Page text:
The big next-generation game console releases are just days away, and Sony is getting ready with a major update to the PlayStation Android app. Just as Sony promised, the app will plug into the PS4 and all Sony's associated online services. You'll need a PS4 to take full advantage of the app, but it seems like it'll be much more useful in the PlayStation 4 era.
Sometimes a smartphone comes with a crappy camera. Other times, it just comes with crappy software. The good thing is that there are no shortage of compelling camera apps to choose to from, and today, there's one more. SmugMug's Camera Awesome has made its way over to Android after amassing over 20 million downloads on the Apple App Store and averaging a near perfect 4.5 star rating.
Camera Awesome is packed with features, offering users an HDR mode, the ability to take panorama shots, and a high-speed burst.
Back in mid-September, NVIDIA announced a new platform called Tegra Note that aimed to not only bring $200 Tegra 4 slates to the market, but excellent stylus support using NVIDIA's DirectStylus technology, a "groundbreaking" camera experience, and superb audio as well. That's a tall order in a $200 device, but NVIDIA has proven that when it sets out to achieve a goal, it's generally successful at delivering on the promises made.
The biggest user-facing change in Android 4.4 KitKat is, without a doubt, the launcher. The new launcher experience provides deeper Google Now integration (it's literally the leftmost homescreen), beautiful transparent navigation buttons and notification bar, always-on Google Now listening, and a much cleaner app drawer. For now, though, this launcher will remain a Nexus 5 exclusive - Google wants to see what the reaction is before expanding this 'Google experience' to other devices or the Play Store-using public.
The Nexus 5 was perhaps the worst-kept secret in tech this year, but nonetheless, rumor and speculation built up a category 5 hypestorm around it - everything from the farfetched, like revolutionary camera tech and flexible displays, to the mundane-but-desirable, like a much larger battery or 3GB of RAM.
But now the Nexus 5 is finally here, and Google has, for the most part, built a very iterative product.
Have a KitKat device? If so, you've made the leap to the latest version of Android faster than most other people. That's the fun part. You've also jumped to Android 4.4 before most apps. That's the not so fun part. While older apps are generally stable and compatible, sometimes an update is in order to iron out the kinks. Thus a new version of Light Flow is now available that makes the app more compatible with Android 4.4 and the Nexus 5.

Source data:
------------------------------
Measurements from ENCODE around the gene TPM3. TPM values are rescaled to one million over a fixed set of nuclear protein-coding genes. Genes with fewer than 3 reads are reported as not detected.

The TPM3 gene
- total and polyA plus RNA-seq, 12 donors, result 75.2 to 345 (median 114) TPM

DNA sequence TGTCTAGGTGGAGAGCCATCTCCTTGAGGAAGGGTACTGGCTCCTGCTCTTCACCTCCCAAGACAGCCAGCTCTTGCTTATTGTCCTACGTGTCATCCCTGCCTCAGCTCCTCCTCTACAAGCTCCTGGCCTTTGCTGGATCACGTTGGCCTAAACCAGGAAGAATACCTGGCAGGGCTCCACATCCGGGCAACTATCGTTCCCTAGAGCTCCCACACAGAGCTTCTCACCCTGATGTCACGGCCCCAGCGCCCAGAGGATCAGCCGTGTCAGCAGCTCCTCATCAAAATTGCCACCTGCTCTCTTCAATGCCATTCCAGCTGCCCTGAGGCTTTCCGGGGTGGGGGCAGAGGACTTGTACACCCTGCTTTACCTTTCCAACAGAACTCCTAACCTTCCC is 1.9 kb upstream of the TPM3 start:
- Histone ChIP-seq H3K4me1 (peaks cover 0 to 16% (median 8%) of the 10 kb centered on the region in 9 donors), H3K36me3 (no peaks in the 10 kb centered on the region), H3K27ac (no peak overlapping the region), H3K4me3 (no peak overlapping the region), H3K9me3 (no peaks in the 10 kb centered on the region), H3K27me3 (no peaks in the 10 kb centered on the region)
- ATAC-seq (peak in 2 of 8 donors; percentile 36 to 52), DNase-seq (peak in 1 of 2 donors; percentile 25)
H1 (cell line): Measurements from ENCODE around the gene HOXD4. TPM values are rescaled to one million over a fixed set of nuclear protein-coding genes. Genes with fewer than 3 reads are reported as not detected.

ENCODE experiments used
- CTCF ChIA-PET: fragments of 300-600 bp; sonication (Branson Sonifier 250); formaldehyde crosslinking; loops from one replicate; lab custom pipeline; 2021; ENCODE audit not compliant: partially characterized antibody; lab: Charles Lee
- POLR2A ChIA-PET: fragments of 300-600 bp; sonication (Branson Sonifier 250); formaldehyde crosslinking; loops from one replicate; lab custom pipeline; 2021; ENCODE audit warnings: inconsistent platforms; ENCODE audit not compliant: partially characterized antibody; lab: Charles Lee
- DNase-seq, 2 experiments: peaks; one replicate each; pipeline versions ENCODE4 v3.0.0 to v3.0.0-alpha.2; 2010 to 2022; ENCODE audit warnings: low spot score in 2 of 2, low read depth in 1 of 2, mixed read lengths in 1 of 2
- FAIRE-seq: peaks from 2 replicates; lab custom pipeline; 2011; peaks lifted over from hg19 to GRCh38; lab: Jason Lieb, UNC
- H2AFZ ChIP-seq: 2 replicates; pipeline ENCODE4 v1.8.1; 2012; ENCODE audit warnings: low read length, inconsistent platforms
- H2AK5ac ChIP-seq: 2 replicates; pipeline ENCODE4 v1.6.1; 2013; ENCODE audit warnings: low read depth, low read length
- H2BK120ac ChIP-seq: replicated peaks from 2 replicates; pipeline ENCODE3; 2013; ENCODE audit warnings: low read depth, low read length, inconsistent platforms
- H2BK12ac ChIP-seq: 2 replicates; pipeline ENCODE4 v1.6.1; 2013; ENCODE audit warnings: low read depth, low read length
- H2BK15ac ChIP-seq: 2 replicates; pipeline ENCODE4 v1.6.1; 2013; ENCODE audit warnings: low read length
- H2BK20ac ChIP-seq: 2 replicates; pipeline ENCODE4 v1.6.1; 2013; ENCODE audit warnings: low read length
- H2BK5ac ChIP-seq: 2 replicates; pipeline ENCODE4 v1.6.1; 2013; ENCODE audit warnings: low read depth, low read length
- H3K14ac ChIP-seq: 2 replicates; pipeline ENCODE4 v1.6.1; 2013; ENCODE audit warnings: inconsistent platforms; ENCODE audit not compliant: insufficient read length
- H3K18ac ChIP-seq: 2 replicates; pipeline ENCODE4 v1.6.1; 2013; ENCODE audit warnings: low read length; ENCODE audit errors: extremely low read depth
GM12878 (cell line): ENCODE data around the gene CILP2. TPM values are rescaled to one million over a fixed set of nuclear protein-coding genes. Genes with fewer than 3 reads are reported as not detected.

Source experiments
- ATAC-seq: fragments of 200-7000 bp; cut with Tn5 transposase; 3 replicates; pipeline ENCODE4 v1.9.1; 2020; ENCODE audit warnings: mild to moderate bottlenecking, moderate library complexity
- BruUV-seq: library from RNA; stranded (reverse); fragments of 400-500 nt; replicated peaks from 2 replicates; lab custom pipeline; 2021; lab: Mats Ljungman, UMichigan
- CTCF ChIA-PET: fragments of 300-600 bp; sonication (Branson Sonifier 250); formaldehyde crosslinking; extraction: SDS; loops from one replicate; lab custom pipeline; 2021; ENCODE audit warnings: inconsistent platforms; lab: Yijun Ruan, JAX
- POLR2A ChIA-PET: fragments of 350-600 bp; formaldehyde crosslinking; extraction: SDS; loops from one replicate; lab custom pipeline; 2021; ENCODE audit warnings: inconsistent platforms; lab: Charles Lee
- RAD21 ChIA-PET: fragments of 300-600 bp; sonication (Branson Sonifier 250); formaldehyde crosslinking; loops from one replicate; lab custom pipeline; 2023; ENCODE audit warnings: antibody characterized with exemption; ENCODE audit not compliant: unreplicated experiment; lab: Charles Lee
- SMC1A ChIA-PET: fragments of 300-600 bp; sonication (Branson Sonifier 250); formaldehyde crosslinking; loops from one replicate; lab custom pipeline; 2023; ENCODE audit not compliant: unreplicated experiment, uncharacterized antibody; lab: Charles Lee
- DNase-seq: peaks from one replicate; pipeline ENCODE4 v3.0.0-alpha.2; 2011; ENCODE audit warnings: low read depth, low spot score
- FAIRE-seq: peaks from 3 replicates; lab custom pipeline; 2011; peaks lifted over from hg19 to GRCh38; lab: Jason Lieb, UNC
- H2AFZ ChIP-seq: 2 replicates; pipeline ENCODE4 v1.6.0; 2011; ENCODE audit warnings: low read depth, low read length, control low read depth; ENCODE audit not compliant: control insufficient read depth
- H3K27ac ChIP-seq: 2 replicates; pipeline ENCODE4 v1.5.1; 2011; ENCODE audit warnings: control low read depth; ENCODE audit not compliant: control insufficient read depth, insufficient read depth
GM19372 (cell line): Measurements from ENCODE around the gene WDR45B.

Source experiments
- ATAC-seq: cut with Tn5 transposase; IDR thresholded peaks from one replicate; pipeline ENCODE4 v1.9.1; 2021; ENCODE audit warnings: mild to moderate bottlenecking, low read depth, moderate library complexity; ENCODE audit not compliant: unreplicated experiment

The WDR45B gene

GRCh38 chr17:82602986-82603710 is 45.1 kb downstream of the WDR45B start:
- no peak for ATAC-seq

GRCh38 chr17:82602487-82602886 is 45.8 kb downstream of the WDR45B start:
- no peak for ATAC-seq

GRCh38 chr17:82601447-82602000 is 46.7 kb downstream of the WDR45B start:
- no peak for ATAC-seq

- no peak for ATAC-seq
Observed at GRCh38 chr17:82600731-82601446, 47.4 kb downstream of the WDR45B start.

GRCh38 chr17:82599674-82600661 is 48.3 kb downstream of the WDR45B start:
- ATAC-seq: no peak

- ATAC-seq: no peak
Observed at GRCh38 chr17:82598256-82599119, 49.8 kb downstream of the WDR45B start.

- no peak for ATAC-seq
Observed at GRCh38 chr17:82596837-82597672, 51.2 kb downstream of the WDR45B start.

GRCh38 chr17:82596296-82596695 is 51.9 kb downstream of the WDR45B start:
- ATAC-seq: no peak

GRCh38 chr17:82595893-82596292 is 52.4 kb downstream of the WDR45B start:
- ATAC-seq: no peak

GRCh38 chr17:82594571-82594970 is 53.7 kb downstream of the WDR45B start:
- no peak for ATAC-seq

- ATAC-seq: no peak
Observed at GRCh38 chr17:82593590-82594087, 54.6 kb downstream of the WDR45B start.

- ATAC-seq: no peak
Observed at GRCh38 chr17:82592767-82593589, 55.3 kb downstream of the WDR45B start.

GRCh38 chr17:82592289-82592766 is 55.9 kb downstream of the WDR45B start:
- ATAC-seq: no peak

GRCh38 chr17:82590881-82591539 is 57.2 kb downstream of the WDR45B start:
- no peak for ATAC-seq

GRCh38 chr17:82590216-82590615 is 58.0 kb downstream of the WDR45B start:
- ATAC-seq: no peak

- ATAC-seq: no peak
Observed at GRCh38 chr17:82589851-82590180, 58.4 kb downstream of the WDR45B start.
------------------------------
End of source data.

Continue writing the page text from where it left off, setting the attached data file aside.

An updated version of Google Keyboard has made its way into the Play Store, taking most of the previously Nexus 5-exclusive features and expanding them out to other devices. We've covered the improvements in-depth before (and provided an APK), but in short, the swiping trail is now white, emoji are built-in, and users can swipe multiple words without having to lift up their finger. Unfortunately, some features still require KitKat, such as full-color emoji.
We've been eagerly awaiting the new version of Google Hangouts since it was announced at the Google+ event in October, and while a version pulled from the Nexus 5 is mostly working on most devices, its had its fair share of issues with crashing and video chat.
Now the update has finally landed on the Play Store, and with a slightly newer version number. Hangouts v2.0.122 (as opposed to 2.0.012 on the N5) is presumably beginning its slow and steady staged rollout, but you can get it right now.
There are a lot of Bluetooth keyboards aimed at Android tablets, but ASUS' Transformer series of tablets and docks has long been a favorite of those who prefer a full laptop-style form factor. ASUS is trying to bring that same experience (or at least part of it) to a broader range of devices with the TransKeyboard, revealed on the company's YouTube channel late last night.
The TransKeyboard is pretty similar to other mobile keyboards - it's relatively compact and interoperable with Android smartphones/tablets and PCs.
When LG announced the G Pad 8.3, I was really excited. Finally, another entry into the eight-inch tablet market! Couldn't wait to get my hands on it and really dig in. Sadly, throughout my use of the tablet, my excitement slowly dwindled – when I opened the box and saw the device itself, I was more eager than ever to turn it on, but as time went on, the user interface just killed the experience for me.